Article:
Gold News

Gold Up, Bond Yields Down on 1st Anniversary of Crude Oil's Negative Covid Crash

GOLD PRICES rose within $2 of Monday's 7-week high in London trade Wednesday, touching $1788 even as the US Dollar rallied on the currency markets and crude oil prices fell together with longer-term interest rates amid news of worsening Covid cases and restrictions worldwide.
 
Vaccine-maker Pfizer says it has identified fake Covid-19 shots in Mexico and Poland.
 
India reported a quarter-million new daily cases of Covid-19 with over 2,000 deaths, as Western state Goa followed the new lockdown in Delhi by imposing a 10pm curfew but allowing restaurants and bars to otherwise remain open.
 
Crude oil fell steeply, down 2.5% for the day – and now $5 per barrel below March's 29-month high of $66 for US benchmark WTI – while marking the first anniversary of plunging below zero amid the demand destruction caused by the Covid Crisis and the supply glut caused by the Russia-Saudi price war.
 
Chart of gold (left) versus US benchmark crude oil. Source: St.Louis Fed
 
"Global growth has been stronger than expected so far and vaccination campaigns are underway," the World Bank said in a new report Wednesday, "and these trends have buoyed commodity prices. 
 
"However, the durability of the recovery is highly uncertain...[and] emerging market and developing economies, both commodity exporters and importers, should strengthen their short-term resilience and prepare for the possibility of growth losing momentum."
 
Asian stock markets fell overnight, following New York lower on what pundits called "profit-taking" on stronger-than-expected quarterly earnings reports, with equities "due for some sort of drawdown."
 
European equities rallied however, while silver prices rose with gold – edging back above $26 per ounce – to outpace a rally in base metals which took copper back up towards February's 10-year highs.
 
"This week we have seen some Dollar weakness," said Dutch bank ABN Amro's precious metals analyst Georgette Boele to Reuters earlier, "but that has come to a halt.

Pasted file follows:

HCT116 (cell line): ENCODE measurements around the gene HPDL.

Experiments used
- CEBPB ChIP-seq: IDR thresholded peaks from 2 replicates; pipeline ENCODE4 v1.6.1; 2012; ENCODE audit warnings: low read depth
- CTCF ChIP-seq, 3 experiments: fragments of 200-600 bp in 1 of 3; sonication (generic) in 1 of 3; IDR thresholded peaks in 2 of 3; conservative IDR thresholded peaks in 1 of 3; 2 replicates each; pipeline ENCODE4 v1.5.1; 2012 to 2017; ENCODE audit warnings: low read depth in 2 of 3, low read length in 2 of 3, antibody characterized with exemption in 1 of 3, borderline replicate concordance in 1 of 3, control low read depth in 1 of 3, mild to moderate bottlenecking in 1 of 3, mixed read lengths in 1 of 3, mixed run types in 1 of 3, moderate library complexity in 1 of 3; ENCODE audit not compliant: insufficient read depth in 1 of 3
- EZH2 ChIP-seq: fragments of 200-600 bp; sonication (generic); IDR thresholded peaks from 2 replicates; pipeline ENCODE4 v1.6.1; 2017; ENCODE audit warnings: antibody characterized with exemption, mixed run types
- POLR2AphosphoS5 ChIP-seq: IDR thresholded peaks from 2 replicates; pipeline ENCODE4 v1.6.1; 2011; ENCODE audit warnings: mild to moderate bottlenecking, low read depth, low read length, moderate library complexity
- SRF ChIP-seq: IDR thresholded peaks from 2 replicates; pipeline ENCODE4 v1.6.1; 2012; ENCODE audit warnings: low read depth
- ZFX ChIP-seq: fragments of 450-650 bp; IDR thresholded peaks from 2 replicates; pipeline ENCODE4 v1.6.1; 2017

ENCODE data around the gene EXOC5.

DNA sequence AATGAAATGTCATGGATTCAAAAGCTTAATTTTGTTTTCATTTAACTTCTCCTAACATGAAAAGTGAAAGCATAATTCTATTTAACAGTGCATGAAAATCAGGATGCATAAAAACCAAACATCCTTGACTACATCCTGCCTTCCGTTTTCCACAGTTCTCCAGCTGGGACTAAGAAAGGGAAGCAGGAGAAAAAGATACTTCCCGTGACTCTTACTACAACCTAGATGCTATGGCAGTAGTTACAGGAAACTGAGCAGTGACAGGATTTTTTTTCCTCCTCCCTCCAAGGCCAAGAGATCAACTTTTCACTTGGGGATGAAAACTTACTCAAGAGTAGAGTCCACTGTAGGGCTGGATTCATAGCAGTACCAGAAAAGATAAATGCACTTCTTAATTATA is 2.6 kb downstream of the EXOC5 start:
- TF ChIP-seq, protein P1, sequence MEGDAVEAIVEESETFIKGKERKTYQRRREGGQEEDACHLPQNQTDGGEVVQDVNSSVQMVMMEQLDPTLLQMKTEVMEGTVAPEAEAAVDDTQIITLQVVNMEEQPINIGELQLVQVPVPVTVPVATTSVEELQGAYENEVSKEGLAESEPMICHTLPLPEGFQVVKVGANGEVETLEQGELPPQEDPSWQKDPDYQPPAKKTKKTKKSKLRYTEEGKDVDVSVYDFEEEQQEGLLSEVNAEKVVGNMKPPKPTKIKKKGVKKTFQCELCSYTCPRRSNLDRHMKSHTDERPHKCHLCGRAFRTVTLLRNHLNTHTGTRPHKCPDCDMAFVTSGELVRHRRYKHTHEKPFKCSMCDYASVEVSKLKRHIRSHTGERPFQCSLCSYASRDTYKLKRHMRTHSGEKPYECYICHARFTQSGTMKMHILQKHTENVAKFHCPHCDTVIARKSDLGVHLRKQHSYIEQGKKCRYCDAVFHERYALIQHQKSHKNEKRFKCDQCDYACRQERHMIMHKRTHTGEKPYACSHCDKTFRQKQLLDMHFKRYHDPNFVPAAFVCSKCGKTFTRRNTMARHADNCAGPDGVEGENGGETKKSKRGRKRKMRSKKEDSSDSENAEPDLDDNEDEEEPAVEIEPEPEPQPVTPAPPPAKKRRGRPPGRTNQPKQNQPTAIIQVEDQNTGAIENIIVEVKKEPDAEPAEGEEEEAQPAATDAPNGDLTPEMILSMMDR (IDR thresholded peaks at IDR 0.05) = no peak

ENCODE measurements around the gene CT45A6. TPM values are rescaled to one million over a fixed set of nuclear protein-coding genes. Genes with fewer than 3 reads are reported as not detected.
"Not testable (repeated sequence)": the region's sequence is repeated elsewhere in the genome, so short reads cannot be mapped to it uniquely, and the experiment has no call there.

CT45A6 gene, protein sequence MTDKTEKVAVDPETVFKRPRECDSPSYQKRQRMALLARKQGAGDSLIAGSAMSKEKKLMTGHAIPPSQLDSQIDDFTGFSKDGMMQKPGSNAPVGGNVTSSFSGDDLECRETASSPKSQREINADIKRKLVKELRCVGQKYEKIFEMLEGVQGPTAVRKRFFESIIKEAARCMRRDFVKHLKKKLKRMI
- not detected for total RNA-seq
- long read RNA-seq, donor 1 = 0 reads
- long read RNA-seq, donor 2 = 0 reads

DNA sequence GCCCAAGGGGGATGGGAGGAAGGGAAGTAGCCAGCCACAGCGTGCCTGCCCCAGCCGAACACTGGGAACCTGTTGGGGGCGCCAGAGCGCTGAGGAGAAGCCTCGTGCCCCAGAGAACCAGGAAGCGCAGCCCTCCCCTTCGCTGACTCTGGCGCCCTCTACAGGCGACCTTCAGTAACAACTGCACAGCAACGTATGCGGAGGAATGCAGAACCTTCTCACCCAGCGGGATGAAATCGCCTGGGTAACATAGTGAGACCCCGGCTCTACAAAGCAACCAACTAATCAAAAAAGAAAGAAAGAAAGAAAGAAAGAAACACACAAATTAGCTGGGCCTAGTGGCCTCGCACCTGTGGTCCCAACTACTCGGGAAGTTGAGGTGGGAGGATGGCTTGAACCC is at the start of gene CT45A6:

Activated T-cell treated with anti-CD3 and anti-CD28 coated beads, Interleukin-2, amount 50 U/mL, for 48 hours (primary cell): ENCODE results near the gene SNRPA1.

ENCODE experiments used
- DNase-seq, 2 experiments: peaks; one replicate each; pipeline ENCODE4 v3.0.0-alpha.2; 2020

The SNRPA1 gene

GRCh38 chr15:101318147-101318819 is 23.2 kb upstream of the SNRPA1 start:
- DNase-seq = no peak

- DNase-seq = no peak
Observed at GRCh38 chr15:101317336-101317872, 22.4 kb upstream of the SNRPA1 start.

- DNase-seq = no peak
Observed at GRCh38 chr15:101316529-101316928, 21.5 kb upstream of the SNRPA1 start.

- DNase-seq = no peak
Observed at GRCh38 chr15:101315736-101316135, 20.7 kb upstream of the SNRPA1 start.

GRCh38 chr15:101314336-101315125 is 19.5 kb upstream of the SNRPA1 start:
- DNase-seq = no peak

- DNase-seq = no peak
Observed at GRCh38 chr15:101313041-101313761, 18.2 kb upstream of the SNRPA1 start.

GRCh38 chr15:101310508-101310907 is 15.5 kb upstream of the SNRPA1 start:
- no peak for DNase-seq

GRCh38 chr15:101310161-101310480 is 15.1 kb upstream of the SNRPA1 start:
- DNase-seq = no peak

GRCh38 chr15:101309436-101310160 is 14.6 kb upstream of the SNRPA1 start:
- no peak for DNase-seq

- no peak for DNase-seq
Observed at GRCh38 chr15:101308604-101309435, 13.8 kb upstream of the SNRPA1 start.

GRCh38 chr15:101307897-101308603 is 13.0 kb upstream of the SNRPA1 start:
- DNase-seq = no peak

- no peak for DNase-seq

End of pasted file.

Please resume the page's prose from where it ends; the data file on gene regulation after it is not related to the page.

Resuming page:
"[We] don't see much reason to buy gold at these levels [because] if we get an uptick in the Dollar and rally in yields, gold will move lower again."
 
The US Dollar today rallied from a 7-week low on the FX market and Japan's 10-year government bond yield edged up to 0.07% per annum.
 
But Tokyo's borrowing costs remained less than half the level at February's 5-year high, while Germany's 10-year Bund yield retreated to minus 0.26% per annum, down 5 basis points from yesterday's approach of late-February's 11-month high.
 
The UK's 10-year borrowing costs fell again, extending the drop from mid-March's 12-month high near 0.91% to more than 16 basis points.
 
Washington's benchmark 10-year yield meantime fell back today to 1.56%, a 5-week low when reached last Thursday and almost one-fifth of a point below mid-March's 14-month high.
 
Over in 'digital assets', original crypto-currency Bitcoin struggled Wednesday around 3-week lows, down by more than 15% from mid-April's fresh record.
 
Comedy crypto Dogecoin meantime lost over 24% from yesterday's #DogeDay highs, losing almost one-third from last week's sudden spike but still over 5 times higher for April so far.
 
"J.P.Morgan warns of Bitcoin weakness as futures get liquidated," says a headline at Bloomberg.
 
Despite US regulatory action over money-laundering and fraud in the crypto sector, "Top [UK] investor Baillie Gifford joins Bitcoin rush with $100m funding for Britain's Blockchain.com," says The Telegraph, an apparent "seal of approval" for crypto according to London freesheet CityAM.
 
UK finance minister Rishi Sunak this week told the Bank of England to start working on launching a central-bank digital currency, a project he then dubbed "Britcoin".
 
The move is just "reactionary panic to China's hugely [over-] hyped digital currency advances," according to the Financial Times.
 
"The UK government is also consulting over proposals to relax stock market listing rules," reports Reuters, "due to a concern that Britain is less attractive than the United States as a listing venue, especially for tech companies whose founders want to keep an sizeable role."

Adrian Ash is director of research at BullionVault, the physical gold and silver market for private investors online. Formerly head of editorial at London's top publisher of private-investment advice, he was City correspondent for The Daily Reckoning from 2003 to 2008, and is now a regular contributor to many leading analysis sites including Forbes and a regular guest on BBC national and international radio and television news. Adrian's views on the gold market have been sought by the Financial Times and Economist magazine in London; CNBC, Bloomberg and TheStreet.com in New York; Germany's Der Stern; Italy's Il Sole 24 Ore, and many other respected finance publications.

See the full archive of Adrian Ash articles on GoldNews.

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